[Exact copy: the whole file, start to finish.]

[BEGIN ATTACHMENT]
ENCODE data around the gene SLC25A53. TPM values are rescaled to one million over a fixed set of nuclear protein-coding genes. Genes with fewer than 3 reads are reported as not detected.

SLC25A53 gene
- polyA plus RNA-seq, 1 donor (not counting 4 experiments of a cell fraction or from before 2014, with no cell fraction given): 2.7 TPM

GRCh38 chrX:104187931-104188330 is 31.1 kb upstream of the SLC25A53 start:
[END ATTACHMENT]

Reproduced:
ENCODE data around the gene SLC25A53. TPM values are rescaled to one million over a fixed set of nuclear protein-coding genes. Genes with fewer than 3 reads are reported as not detected.

SLC25A53 gene
- polyA plus RNA-seq, 1 donor (not counting 4 experiments of a cell fraction or from before 2014, with no cell fraction given): 2.7 TPM

GRCh38 chrX:104187931-104188330 is 31.1 kb upstream of the SLC25A53 start: